Wider chords – again, jazz musicians have explored cluster harmony very well. More space between the voices creates new sounds. I’ve been on a big Stravinsky kick this summer, and he’s a good source of that (as well as counterpoint of the sort I like).

    To DJA: I empathize with your skepticism about “thou shalts” for composers. I don’t presume to speak for Matt, but as I interpret it, he’s not saying that this is the only way to create good big band music in the 21st century. That’s certainly not what I think. Rather, I think we’re saying that the other ways of writing show signs of being exhausted, because so much big band writing sounds the same. I’m sure there will be plenty of brilliant big band music written using the old methods, but to me that path is far more difficult. It would be much easier to mine other fields. Of course, utmost respect to those who can be creative in output without reinventing the wheel.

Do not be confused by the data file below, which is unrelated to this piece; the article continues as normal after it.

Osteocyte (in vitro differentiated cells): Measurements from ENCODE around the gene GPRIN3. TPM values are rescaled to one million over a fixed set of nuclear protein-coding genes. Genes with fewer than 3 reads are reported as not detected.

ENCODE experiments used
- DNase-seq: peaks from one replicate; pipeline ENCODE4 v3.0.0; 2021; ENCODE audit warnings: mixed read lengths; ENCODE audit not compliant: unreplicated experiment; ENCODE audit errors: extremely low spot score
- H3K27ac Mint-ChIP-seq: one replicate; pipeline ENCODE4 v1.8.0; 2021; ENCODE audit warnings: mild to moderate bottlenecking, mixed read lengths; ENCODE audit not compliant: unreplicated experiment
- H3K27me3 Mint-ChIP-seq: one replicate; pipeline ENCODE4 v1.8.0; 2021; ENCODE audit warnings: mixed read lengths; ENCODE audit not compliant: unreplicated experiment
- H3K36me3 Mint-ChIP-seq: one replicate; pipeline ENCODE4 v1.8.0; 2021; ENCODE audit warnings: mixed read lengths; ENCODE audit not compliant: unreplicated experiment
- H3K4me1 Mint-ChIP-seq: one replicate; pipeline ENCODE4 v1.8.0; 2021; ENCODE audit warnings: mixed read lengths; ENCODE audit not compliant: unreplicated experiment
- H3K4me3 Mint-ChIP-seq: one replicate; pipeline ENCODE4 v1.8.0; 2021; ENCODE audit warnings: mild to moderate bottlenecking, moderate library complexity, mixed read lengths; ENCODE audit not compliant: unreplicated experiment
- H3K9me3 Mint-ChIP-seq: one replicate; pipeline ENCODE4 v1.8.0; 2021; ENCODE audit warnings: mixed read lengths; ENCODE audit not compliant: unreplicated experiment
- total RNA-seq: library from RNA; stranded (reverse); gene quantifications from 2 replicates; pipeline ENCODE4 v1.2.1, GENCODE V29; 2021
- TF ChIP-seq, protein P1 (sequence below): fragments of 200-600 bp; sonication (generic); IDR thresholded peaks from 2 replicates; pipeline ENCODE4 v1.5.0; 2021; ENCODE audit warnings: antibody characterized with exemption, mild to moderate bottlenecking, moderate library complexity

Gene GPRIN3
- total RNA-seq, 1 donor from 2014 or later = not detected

9. […] ignited a bit of fuss with his post, Why I Hate Big Band Music. I advise you to read it and its follow-up, but will give the gist of Rubin’s cri de coeur: His antipathy for big band music is founded […]